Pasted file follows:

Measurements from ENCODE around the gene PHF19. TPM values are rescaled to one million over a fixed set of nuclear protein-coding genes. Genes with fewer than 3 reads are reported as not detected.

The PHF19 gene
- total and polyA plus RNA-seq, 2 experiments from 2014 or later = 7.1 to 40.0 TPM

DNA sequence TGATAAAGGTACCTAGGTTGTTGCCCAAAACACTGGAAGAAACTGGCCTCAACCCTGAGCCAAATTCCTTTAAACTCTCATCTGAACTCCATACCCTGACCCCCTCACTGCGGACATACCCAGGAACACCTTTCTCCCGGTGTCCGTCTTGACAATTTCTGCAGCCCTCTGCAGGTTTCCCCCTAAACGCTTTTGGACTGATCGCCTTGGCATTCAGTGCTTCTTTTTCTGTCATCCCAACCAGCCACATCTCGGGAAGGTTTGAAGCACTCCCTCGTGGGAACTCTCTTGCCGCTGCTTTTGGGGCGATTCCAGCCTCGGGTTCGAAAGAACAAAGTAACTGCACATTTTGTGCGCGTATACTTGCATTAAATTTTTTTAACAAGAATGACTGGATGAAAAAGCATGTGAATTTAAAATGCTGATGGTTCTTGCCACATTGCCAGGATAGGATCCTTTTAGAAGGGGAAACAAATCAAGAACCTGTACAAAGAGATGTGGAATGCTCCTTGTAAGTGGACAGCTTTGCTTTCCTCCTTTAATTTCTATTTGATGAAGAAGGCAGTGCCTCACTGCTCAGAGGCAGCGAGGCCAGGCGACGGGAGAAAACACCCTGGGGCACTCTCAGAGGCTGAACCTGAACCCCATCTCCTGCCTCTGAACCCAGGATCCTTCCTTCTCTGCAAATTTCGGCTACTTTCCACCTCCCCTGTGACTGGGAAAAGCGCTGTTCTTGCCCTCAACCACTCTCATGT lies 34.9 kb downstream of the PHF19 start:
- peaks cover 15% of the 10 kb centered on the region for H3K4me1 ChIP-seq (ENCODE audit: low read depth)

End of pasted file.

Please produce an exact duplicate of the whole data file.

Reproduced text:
Measurements from ENCODE around the gene PHF19. TPM values are rescaled to one million over a fixed set of nuclear protein-coding genes. Genes with fewer than 3 reads are reported as not detected.

The PHF19 gene
- total and polyA plus RNA-seq, 2 experiments from 2014 or later = 7.1 to 40.0 TPM

DNA sequence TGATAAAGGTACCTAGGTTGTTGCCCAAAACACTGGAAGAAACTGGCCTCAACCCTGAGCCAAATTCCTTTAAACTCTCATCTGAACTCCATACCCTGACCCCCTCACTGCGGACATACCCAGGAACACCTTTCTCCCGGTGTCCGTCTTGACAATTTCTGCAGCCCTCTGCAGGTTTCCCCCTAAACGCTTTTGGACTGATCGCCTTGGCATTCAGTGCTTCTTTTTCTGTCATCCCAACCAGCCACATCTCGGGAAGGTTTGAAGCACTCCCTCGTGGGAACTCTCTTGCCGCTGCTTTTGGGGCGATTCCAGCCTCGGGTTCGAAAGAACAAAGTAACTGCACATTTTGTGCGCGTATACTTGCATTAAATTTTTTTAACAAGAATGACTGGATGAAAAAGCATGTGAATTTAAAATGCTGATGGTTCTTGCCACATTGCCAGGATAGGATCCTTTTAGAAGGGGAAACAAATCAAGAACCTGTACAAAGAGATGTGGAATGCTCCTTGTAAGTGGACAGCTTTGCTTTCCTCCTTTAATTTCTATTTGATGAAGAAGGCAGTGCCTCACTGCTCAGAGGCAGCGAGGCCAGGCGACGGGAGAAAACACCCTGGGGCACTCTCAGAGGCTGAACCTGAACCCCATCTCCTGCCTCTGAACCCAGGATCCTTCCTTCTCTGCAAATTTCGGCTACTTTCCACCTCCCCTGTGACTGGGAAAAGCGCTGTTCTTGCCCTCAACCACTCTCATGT lies 34.9 kb downstream of the PHF19 start:
- peaks cover 15% of the 10 kb centered on the region for H3K4me1 ChIP-seq (ENCODE audit: low read depth)